This is Not a Love Story – How it Started

I’m not a guy who likes things getting complicated. Complicated is not for people like me who are either white or black, yes or no, left or right, up or… well you get the Β picture.

I’m a hair stylist and I’m good at it. That’s why I landed the job in this swanky, upmarket salon. I love it here. Hate the pay though. But this is only a stepping stone. So I’m cool with that… for a few years.

I pride myself at reading our species well. That’s part of the reason why I am in this line. I give people what they want, not what they think they want. Most go out of the salon loving what I do to them. Some call me names and refuse to pay up, but that’s an exception, not the norm.

Which is why my boss hands me all the complicated ones. Remember, I don’t like complicated? He’ll tell me, ‘Fix them up’ as if a haircut or a perm or a blow-dry will fix things up for them. See, complicated people never come to a salon just for a hair cut or a trim. They have different expectations. They want to look different, feel different. They want an outward appearance that will deflect attention from the inner tumult that eats at them. They want to be somebody else. It’s like, “I wanna make sense of my stupid life. Let’s just start with the hair. Let’s get that sorted out first.”

Or, “I just had a break-up and I want to show him/her what he/she lost. Let’s start with the hair.”

Or, “I hate my job, I hate my wife, I hate my life. Lemme get a haircut. It’ll make everything alright.”

And when the haircut doesn’t make it better for them, they go ape-shit. Those are the kind of people who hate what I do to their hair. Those are the one’s who never leave a tip. Because they themselves don’t know what they want. And they won’t blame themselves! So blame the poor bloke with the shears who tonsured you the wrong way.

I fucking hate complicated!

That’s why when you walked into the salon and slumped into that chair I didn’t know what to do. You were hard to read. You were like a 1 million pieces puzzle. And I don’t like puzzles! But damn! You were cute. I was sucked in from the get go, fooled by the doe eyes and the cherry lip gloss you wore with aplomb that would make other girls look trashy. Too much makeup on the eyes though, as if you wanted attention. They were already beautiful, almond-y and the right shade of brown. Why ruin them with mascara, and kohl and eyeshadow? And yet you were demure in your choice of ensemble, as if trying to shirk attention from your slight frame. A simple plaidΒ shirt that covered every bit of skin on your torso, and slim-fitting cropped jeans. But wait a minute, you sat up in the chair to retrieve that buzzing phone from the pocket of your jeans, and as you fumbled to get that screaming monster out (what a sad ringtone – some song that sounded like a dirge), I spotted a tattoo on your waist, something with a bird with barbed wire or thorns, I couldn’t make out. It was only a glimpse. But it made you different from what you were trying to be. It made you intriguing, not complicated.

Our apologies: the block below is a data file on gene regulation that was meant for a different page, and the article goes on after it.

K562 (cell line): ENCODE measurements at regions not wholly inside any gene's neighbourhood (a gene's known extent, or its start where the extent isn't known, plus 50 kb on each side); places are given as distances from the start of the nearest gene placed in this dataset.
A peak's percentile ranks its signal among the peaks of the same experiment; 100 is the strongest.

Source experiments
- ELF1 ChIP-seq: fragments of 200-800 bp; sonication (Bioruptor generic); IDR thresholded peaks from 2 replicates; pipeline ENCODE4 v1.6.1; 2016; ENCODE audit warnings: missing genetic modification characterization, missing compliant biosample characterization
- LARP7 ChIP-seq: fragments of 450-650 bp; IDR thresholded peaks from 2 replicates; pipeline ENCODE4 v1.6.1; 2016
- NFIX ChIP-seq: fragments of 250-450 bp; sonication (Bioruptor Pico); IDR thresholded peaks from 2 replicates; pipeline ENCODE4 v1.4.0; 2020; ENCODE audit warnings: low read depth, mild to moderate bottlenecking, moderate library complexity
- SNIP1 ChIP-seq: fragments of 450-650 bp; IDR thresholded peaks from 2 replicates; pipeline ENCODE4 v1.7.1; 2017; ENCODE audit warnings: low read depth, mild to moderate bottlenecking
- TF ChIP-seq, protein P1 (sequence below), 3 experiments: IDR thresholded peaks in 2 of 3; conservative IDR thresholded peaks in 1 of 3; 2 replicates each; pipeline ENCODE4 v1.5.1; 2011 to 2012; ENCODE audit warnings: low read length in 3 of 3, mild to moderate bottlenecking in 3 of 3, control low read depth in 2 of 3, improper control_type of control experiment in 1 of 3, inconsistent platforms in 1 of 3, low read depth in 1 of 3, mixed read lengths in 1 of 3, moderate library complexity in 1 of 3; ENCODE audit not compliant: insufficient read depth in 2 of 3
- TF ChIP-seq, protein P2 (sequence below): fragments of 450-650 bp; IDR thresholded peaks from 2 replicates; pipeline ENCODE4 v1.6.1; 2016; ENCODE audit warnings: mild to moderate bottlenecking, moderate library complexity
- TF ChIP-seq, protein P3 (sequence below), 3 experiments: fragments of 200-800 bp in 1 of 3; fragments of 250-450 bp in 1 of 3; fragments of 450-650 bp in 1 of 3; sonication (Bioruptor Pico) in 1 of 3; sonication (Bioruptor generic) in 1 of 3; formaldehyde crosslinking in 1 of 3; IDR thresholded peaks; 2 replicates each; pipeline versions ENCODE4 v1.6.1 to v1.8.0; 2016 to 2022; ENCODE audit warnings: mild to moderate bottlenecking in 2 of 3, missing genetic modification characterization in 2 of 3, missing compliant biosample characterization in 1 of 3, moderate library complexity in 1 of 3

And I was a fool because I LOVE intriguing.

And I shouldn’t have eyed you for those extra 5 seconds that I did, when our eyes met and you were still on the phone but not into the conversation anymore. Those 5 seconds told you I was interested. Those 5 seconds told me you had noticed me. Those 5 seconds told us we were onto something.

Those 5 seconds screwed my life… Made it complicated.

And I fucking hate complicated….

To be continued…



This is the first part of my next novella. As you may have noticed, its about a boy who doesn’t like to complicate things and a girl who complicates his life. Find out why in the next part. Stay tuned!

Β©Pradita Kapahi, 2017


Photo Credits:Β

38 thoughts on “This is Not a Love Story – How it Started